Dependency Theory After Fifty Years

The Continuing Relevance of Latin American Critical Thought


This book received the Libertador Prize for Critical Thought (2018), demonstrating a renewal of interest in Dependency Theory. That conception initially included distinct forms of Marxism, liberalism, and developmentalism that should be differentiated, despite sharing the same name. The later retreat of that approach contrasts with the growing present-day relevance of its postulates; Latin America bears the effects of dependency even more acutely than in the past, making it imperative to understand the logic of its peripheral subordination. Dependency Theory in its original form is insufficient for explaining contemporary reality; it must be updated to interpret the current modalities of dependent capitalism. This book offers analytical clues to that reinvention.

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Claudio Katz is a research professor at the University of Buenos Aires in Argentina. He is the author of numerous books and articles on economics, politics, and Latin American society. His views are synthesized in Neoliberalismo, neo-desarrollismo, socialismo (2015, Batalla de Ideas).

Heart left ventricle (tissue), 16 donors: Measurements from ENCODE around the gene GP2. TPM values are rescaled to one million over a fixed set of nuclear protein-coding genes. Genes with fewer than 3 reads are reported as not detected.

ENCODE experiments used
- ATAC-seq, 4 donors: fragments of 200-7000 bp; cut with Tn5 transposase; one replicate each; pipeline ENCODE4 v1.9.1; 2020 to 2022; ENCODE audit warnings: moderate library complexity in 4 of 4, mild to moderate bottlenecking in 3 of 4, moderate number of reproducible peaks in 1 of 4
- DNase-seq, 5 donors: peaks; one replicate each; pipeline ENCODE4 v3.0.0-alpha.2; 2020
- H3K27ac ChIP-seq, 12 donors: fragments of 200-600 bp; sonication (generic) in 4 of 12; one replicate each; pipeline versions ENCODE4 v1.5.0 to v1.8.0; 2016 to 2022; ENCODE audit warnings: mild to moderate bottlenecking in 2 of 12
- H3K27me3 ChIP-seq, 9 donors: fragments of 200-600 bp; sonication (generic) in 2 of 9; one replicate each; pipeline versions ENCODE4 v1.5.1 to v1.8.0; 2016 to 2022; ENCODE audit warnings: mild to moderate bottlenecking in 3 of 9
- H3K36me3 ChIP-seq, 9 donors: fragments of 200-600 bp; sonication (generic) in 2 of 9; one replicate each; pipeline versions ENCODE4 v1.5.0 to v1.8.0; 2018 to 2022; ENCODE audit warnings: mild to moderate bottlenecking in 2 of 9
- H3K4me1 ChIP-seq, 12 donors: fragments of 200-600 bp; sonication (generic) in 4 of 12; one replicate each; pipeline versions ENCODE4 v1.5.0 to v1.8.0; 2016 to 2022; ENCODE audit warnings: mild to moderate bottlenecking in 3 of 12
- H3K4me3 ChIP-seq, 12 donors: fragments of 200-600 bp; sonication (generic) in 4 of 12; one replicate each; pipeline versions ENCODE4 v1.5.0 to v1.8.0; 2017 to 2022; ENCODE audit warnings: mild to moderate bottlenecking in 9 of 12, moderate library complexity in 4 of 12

part 1
1Marx and the Periphery
 1  Cosmopolitan Socialism

 2 Rebellions and Rethinking

 3 Slavery and Oppression

 4 Democracies and Communes

 5  A New Paradigm

 6 Convergence and Cleavages

 7  Exogenous and Endogenous Causes

 8 Liberal Interpretations

 9 Varieties of Eurocentrism

 10 People without History

 11 Nations and Nationalism

 12 State and Progress

 13 Legacies

2Underdevelopment in the Classical Marxists
 1  Justifications for Colonialism

 2 The Revolutionary Position

 3 Rights to Self-Determination

 4 Pillars of Anti-Imperialism

 5  Uneven Development

 6 Stages and Imperialism

 7  The Function of the Periphery

 8 Accumulation by Dispossession

 9 Uneven and Combined Development

 10 Challenges and Extensions

 11 Enduring Concepts

3Center and Periphery in Postwar Marxism
 1  Deindustrialization and Surplus

 2  Stagnation and Domination

 3  Polemics with Liberalism

 4 Amin’s Five Theses

 5  World Value and Polarization

 6 Unequal Exchange

 7  Dependency and Socialism

 8 Collective Imperialism

 9 Mandel’s Perspective

 10 Bifurcations and Neutralizations

 11 Imbalances and Fluctuations

 12 Socialist Convergences

part 2
4The Rise of Dependency Theories